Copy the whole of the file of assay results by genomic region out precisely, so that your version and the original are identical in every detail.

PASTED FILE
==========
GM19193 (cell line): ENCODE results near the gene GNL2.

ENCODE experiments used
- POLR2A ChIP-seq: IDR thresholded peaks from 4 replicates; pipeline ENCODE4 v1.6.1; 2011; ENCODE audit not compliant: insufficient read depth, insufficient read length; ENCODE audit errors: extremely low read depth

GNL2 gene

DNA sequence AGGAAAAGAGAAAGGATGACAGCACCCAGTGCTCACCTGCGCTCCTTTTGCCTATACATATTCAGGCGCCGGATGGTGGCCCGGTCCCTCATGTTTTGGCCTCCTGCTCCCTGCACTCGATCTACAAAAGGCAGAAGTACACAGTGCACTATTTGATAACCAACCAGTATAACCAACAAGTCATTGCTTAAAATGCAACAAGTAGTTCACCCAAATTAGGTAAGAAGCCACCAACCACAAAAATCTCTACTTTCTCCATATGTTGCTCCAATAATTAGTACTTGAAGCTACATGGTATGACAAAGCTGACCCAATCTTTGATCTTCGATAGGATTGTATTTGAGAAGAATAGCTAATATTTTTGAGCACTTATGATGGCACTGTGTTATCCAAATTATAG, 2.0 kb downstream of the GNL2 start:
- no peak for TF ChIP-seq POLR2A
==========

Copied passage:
GM19193 (cell line): ENCODE results near the gene GNL2.

ENCODE experiments used
- POLR2A ChIP-seq: IDR thresholded peaks from 4 replicates; pipeline ENCODE4 v1.6.1; 2011; ENCODE audit not compliant: insufficient read depth, insufficient read length; ENCODE audit errors: extremely low read depth

GNL2 gene

DNA sequence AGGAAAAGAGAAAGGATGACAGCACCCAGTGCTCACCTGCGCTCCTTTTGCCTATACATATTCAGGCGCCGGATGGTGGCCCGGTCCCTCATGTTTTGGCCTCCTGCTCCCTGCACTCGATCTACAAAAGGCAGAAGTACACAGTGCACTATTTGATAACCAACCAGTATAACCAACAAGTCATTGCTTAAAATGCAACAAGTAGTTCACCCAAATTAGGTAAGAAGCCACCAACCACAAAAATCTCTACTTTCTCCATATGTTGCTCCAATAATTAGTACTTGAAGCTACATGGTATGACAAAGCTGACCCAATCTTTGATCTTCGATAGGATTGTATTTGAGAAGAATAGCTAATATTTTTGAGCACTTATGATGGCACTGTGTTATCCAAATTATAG, 2.0 kb downstream of the GNL2 start:
- no peak for TF ChIP-seq POLR2A